Turkey’s Erdogan and July 15 coup

Gulen likens Erdogan to Hitler
Gulen likens Erdogan to Hitler


Date posted: July 31, 2017

Nurudeen Sani

Just few days ago, a chilling  footage in one of the international television stations brought to the fore the ugly memories of the July 15, 2016, aborted coup in Turkey.  It was during the one year’s commemoration of the coup, which saw to President Recep Tayyip Erdogan vowing to “rip the heads off” of terror groups and plotters who tried to put an end to his more than a decade-long dictatorial rule.

More than 250 innocent Turks paid with their lives to ensure that Erdogan rule was not truncated by the coup plotters on that fateful July 15, 2016, while the President hibernated and disappeared into an unknown destination.

Like many autocratic leaders, Erdogan was quick to blame members of opposition and  sympathizers of Gulen Movement  for the coup attempt. He particularly singled out the United States-based Turkish cleric, Fethullah Gulen as the mastermind of the coup, even when it is on record that the highly-respected cleric publicly condemned the coup when it was still on.

Though the July 15 failed coup was not the first in that country, the many conspiratorial theories and the Turkish government heightened brutality aftermath of the coup has continued to tilt my belief that the coup was just a well-crafted master script which was activated by Erdogan to silence critics and any finger of opposition in Turkey. Yes, many leaders in the past have used phantom coups to consolidate their grip on power by jailing perceived political enemies and sometimes send them to the hang’s man noose.

During the dark days of military regime in Nigeria in the mid-1990s, many influential figures  like General Olusegun Obasanjo, who later became President, General Shehu Yar’Adua, and a host of other critics of government were all sent to jail over a coup that was believed to be designed to topple the government of late General Sani Abacha. Hence, the recent revelation by Sweden-based Stockholm Centre for Freedom (SCF) in on the Turkey’s coup has further cemented my belief that some power-drunk leaders can go to any length to perpetrate themselves in office.

According to the international Centre, last year’s failed coup attempt in Turkey is nothing but a false flag orchestrated by Turkey’s autocratic President Recep Tayip Erdogan and his henchmen to create a pretext for a mass persecution of critics and opponents in a state of perpetual emergency.

The centre in a new detailed study titled ‘July 15:Erdogan’s Coup, said from  available data, the coup indictments, testimonials in court trials, private interviews, reviews of military expert opinions and other evidence collected by researchers, it is fairly confident that this attempt did not even qualify a coup bid in any sense of military mobilization which was unusually limited in numbers, confined in few cities, poorly managed, defied the established practices, tradition, rules of engagement and standard operating procedures in Turkish military.

“This was a continuation of a series of false flags that were uncovered in the last couple of years under the authoritarian rule of Erdogan regime and it was certainly the bloodiest one,” the centre said.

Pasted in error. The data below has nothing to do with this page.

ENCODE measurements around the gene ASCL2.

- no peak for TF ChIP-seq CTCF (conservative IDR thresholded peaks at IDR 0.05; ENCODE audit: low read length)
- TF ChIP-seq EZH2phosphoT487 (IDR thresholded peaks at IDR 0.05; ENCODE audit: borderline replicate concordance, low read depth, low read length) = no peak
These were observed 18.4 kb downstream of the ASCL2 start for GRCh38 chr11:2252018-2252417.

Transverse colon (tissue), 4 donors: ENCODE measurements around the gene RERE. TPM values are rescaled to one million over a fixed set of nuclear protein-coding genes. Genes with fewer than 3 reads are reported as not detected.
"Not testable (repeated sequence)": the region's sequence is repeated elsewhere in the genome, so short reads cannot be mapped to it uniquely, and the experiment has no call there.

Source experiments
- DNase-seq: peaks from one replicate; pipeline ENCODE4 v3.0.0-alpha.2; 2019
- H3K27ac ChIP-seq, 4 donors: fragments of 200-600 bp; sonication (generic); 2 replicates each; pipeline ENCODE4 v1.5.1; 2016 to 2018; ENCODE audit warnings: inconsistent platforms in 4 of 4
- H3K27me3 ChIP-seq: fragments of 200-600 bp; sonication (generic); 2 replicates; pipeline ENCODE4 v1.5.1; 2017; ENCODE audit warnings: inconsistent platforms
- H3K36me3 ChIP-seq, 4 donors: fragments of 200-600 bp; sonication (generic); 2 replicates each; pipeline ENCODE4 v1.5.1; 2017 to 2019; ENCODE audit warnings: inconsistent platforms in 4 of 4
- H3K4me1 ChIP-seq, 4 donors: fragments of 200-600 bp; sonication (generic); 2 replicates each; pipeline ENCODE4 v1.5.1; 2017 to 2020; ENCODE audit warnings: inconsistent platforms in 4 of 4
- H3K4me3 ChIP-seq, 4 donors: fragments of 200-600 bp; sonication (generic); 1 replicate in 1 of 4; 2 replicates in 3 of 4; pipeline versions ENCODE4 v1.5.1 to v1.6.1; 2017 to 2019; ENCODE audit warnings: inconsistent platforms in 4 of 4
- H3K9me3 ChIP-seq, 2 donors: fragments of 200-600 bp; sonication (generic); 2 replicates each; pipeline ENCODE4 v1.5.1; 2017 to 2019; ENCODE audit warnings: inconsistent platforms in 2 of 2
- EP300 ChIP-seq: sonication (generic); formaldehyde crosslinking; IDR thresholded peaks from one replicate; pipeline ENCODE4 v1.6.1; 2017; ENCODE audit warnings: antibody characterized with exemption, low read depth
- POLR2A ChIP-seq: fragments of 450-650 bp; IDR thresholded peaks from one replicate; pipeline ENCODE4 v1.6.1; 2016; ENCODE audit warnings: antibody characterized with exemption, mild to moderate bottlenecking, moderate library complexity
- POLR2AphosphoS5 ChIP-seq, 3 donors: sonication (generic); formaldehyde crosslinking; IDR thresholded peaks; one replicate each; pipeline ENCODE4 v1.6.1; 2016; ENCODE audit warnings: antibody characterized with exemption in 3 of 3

“Erdogan appears to have tapped on widely circulated coup rumours in Turkish capital and staged own show to steal wind and set up his opposition for a persecution,” the President of SCF, Abdullah Bozkurt, was quoted to have said.

Judging by Erdogan antecedents on how he had blatantly used the term ‘parallel state’ to badmouth and demonise sympathisers of the Gulen movement  in Turkey but without getting the desired result of suppressing them, the coup could as well be the best bet and the smokescreen of his  government to silence the group and other opposition elements. This was what played out during the referendum in Turkey which was carried out under the emergency power of the president.  Erdogan won big time by securing imperial presidency, consolidating his gains, stifling the opposition and even launching cross border military incursion into Syria for which he had been itching for too long.

The Turkish president, who appear to have unquenchable penchant for brutalising and detaining those who dare have a different political orientation from the one shares by the ruling Justice and Development Party (AKP), reportedly called the July 15, 2016 coup attempt as “a gift from God, as he now wields absolute power to do and undo anything he wishes to the detriment of the freedom of the Turkish people.

Today in Turkey, most media organisations and private schools have been shut down, thousands of public servants kicked out from government service,  thousands of judges, teachers, doctors, military officers all thrown out from work. Many more who are not so lucky, including journalists, members of opposition, among others are now in detention without trial for allegedly taking part in the coup with no any iota of concrete evidence linking them to it.

Erdogan may have succeeded in silencing his opponents by carefully reaping the political capital of the July 15 coup attempt, but surely, he cannot come clean of involvement in the coup no matter how black he would paint those he accused of being behind it.

Sani, a social commentator, wrote in from Kano.

Source: The Nation , August 1, 2017


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